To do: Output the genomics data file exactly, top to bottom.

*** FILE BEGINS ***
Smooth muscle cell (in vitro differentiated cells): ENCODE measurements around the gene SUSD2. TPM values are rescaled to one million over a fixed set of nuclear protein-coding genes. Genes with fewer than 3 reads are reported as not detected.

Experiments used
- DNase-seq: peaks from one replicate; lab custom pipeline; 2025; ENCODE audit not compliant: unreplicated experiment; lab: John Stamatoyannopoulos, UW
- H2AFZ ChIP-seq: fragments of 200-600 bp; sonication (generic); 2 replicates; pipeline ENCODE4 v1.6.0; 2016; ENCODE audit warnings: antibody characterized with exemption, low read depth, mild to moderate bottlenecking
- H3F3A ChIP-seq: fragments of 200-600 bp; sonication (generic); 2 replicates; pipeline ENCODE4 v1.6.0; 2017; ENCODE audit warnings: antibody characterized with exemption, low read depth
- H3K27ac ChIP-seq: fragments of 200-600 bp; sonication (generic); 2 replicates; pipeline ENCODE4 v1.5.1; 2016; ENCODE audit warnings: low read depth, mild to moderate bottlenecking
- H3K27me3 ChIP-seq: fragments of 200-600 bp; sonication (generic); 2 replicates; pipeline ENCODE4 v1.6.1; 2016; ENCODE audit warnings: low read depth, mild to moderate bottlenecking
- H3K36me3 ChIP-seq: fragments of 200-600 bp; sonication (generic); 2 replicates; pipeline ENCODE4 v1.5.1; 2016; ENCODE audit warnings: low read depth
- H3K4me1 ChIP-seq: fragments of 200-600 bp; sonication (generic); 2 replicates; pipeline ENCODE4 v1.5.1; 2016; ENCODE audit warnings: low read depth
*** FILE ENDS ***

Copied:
Smooth muscle cell (in vitro differentiated cells): ENCODE measurements around the gene SUSD2. TPM values are rescaled to one million over a fixed set of nuclear protein-coding genes. Genes with fewer than 3 reads are reported as not detected.

Experiments used
- DNase-seq: peaks from one replicate; lab custom pipeline; 2025; ENCODE audit not compliant: unreplicated experiment; lab: John Stamatoyannopoulos, UW
- H2AFZ ChIP-seq: fragments of 200-600 bp; sonication (generic); 2 replicates; pipeline ENCODE4 v1.6.0; 2016; ENCODE audit warnings: antibody characterized with exemption, low read depth, mild to moderate bottlenecking
- H3F3A ChIP-seq: fragments of 200-600 bp; sonication (generic); 2 replicates; pipeline ENCODE4 v1.6.0; 2017; ENCODE audit warnings: antibody characterized with exemption, low read depth
- H3K27ac ChIP-seq: fragments of 200-600 bp; sonication (generic); 2 replicates; pipeline ENCODE4 v1.5.1; 2016; ENCODE audit warnings: low read depth, mild to moderate bottlenecking
- H3K27me3 ChIP-seq: fragments of 200-600 bp; sonication (generic); 2 replicates; pipeline ENCODE4 v1.6.1; 2016; ENCODE audit warnings: low read depth, mild to moderate bottlenecking
- H3K36me3 ChIP-seq: fragments of 200-600 bp; sonication (generic); 2 replicates; pipeline ENCODE4 v1.5.1; 2016; ENCODE audit warnings: low read depth
- H3K4me1 ChIP-seq: fragments of 200-600 bp; sonication (generic); 2 replicates; pipeline ENCODE4 v1.5.1; 2016; ENCODE audit warnings: low read depth